In the first installment of this series, we discussed why we’re building a Direct Conversion receiver and talked about some basic ideas. In this installment, we explore what it takes to make the leap from a printed schematic to something physical that works. Follow along!
USB MIDI controllers (such as Launchpad Mini Mk II for example) are common and often quite low in cost.
To interface such a controller with a Eurorack synth system, often a host computer and a MIDI to CV interface might be used. The host computer would take USB MIDI data from the MIDI controller, perhaps store and manipulate that data in some way (e.g. a sequence), using a MIDI to CV converter to then control a Eurorack synth system.
It would be useful to use USB MIDI controllers with Eurorack synth systems without needing a computer and MIDI to CV interface in between the two.
Teensy 3.6 is a great microcontroller that can be programmed using the Arduino IDE. A very useful feature of the Teensy 3.6 is the USB host port.
First of all, what is calibration? In a general sense, calibrating a sensor makes the sensor provide the most accurate readings allowed by the sensor’s own precision. As an example, let’s assume for a moment that the earth’s magnetic field and any other stray magnetic fields are shielded and you have a uniform magnetic field generated artificially for the sole purpose of calibration. Let’s say that the field strength is 400 mG (milliGauss), equivalent to 40,000 nT (nanoTesla). Now if you align one axis of your magnetic sensor parallel to the direction of the field, it should read 400mG. If you then carefully rotate your sensor so that the axis is anti-parallel with your field, it will read -400mG. If you didn’t do a good job in either alignments, you will read less values, say 390mG, if you’re off by about 13 degrees, because only a portion of the field, which is a vector, is projected along your magnetic sensor’s axis.
Our initial goal was to monitor power consumption in different parts of the house, and we quickly realized every household circuit would need to be monitored. After some research, small clip on current transformers, or CT’s, looked to be the best sensor for our application. Using CT’s, current draw and thus power on each circuit can be measured. The CT’s would be installed on the wires immediately leaving the circuit breakers in the standard household breaker box. CT’s work great for this because they’re completely isolated and nothing needs to be disconnected to install them.
Quinn Dunki wrote a great article describing the conversion process of a 1980s-era Earmark into a bluetooth headset:
The obvious thing is to convert it to a bluetooth headset for modern use, right? As I previously warned, converting a 1980s-era air traffic control headset into bluetooth headphones is probably the most hipster thing possible. Normally, I don’t allow projects like this around here. But look at these headphones. They are amazing and I love them and I want to use them so I am going to make them bluetooth also shut up. If I have to punch myself as result of now being a hipster tool, so be it. I set out to do this in a non-destructive way that was reversible, at the very least. I wanted to respect the original hardware as much as possible.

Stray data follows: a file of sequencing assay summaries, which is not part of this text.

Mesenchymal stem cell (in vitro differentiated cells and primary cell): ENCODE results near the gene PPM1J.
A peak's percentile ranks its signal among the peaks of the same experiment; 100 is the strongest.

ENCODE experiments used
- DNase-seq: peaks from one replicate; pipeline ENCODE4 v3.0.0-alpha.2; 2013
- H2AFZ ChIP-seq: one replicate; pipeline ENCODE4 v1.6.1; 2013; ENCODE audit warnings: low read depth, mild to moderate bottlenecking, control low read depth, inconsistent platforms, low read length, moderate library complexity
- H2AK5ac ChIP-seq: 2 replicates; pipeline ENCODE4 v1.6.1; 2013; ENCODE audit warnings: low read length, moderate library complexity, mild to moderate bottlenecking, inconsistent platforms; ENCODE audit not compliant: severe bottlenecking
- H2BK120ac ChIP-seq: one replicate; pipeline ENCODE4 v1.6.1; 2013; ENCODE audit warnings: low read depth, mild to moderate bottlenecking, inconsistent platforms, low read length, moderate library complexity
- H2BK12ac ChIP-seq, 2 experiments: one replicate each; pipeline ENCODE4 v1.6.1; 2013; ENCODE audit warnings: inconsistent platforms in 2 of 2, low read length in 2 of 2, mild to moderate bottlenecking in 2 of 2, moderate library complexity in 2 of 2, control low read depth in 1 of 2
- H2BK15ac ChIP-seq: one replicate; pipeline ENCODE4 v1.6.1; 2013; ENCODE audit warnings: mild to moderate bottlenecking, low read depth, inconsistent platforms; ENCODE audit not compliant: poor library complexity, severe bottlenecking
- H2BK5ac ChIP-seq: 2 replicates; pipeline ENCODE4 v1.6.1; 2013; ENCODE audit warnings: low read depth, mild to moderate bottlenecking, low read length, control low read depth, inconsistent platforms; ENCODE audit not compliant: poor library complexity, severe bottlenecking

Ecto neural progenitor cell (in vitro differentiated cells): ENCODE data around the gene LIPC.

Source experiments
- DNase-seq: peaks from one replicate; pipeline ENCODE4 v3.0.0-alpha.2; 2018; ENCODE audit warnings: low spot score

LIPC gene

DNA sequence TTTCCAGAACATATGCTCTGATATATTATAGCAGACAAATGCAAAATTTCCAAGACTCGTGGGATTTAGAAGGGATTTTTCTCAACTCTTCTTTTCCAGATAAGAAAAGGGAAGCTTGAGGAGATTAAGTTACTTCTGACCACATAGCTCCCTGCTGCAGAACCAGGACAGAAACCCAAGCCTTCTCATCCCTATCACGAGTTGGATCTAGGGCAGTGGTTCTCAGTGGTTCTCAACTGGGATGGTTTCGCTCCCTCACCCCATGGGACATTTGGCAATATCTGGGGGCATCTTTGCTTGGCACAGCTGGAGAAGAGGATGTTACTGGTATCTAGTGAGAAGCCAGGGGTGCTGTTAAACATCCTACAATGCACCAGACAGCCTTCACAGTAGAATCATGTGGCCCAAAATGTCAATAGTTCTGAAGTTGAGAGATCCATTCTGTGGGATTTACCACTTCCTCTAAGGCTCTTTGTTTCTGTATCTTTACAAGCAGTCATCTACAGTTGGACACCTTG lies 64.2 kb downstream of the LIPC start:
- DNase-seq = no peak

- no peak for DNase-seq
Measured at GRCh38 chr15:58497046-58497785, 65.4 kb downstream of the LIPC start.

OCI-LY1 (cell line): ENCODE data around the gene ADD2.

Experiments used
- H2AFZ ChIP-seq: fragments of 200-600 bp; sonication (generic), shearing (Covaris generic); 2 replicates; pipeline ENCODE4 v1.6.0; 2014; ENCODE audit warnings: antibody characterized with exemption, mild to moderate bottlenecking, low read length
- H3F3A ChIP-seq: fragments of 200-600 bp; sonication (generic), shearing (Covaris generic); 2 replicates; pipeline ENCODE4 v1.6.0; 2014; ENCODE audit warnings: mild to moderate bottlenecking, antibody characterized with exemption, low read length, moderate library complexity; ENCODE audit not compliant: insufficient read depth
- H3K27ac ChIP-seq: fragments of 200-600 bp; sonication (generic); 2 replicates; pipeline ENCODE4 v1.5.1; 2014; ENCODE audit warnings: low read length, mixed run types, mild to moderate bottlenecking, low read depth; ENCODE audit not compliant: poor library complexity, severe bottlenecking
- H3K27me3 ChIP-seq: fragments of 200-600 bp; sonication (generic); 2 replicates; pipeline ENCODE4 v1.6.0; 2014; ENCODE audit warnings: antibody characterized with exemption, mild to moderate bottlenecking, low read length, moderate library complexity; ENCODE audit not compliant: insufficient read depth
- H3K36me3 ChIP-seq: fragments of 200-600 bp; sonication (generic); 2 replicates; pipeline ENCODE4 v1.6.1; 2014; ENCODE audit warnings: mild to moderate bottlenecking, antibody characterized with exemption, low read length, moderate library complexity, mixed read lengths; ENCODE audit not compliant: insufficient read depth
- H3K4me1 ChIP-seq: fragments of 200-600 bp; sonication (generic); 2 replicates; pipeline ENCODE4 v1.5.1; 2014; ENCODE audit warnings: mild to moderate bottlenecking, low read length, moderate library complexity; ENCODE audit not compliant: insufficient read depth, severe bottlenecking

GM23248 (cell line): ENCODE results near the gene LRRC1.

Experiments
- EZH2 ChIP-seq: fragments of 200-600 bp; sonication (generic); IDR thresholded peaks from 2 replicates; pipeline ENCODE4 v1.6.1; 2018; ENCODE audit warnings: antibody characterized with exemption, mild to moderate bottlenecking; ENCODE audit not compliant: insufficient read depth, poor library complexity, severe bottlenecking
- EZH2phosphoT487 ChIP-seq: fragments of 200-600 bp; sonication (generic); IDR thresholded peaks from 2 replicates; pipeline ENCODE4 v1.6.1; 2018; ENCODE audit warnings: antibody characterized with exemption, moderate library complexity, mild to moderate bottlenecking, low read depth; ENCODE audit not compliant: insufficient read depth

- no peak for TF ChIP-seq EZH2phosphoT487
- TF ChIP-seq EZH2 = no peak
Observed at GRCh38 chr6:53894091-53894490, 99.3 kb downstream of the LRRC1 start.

There are things which are game changer in the world of software development: one such event was when I started using a VCS (Version Control System): it changed for me how I keep and store my projects and settings. It even changed the way how I deal with non-software related items like documents or other valuable things: I started storing them in to a VCS too.
Sasa Karanovic shared a how-to on making a IoT LED dimmer:
Making a IoT LED dimmer that you can control via your PC, phone, tablet or any other device connected to the network is super simple, and I’m going to show you how.
I’m sharing my three channel LED dimmer that you can use to dim single RGB LED strip or dim three separate LED channels. I want to be able to control lights above my desk and also mix warm white and cool white strip to give me more flexibility over lighting while I’m working, taking pictures or watching movies.
When the instantaneous power consumption exceeds the set values, it selectively disconnects the users, in order to prevent the electric meter to cut the power to disconnect.
The management of the electricity users at home, intended as the possibility to define the operating priorities and to momentarily disconnect the ones that may be “sacrificed”, is something that has become important since the coming of the electronic meters. With respect to the traditional ones, such meters are in fact a bit less tolerant towards the overloads, and they could suddenly leave us without power. Given that nowadays the electric meter is almost always outside and that in order to rearm it we should get out of the house; not to mention that the disconnection will probably turn off the computer that is sending files via the Internet, or that a user might not be able to shut down. In order to prevent such a situation, we created the load manager: in the previous installment, we described its hardware. It is now the moment to deal with the software governing it, and with the management of its functioning via the user interface.
In this project you’ll discover how to design and create a Multisensor Shield for the ESP8266 Wemos D1 Mini board. The shield has temperature sensor (DS18B20), a PIR motion sensor, an LDR, and a terminal to connect a relay module. We’ll start by preparing all the hardware and then program it.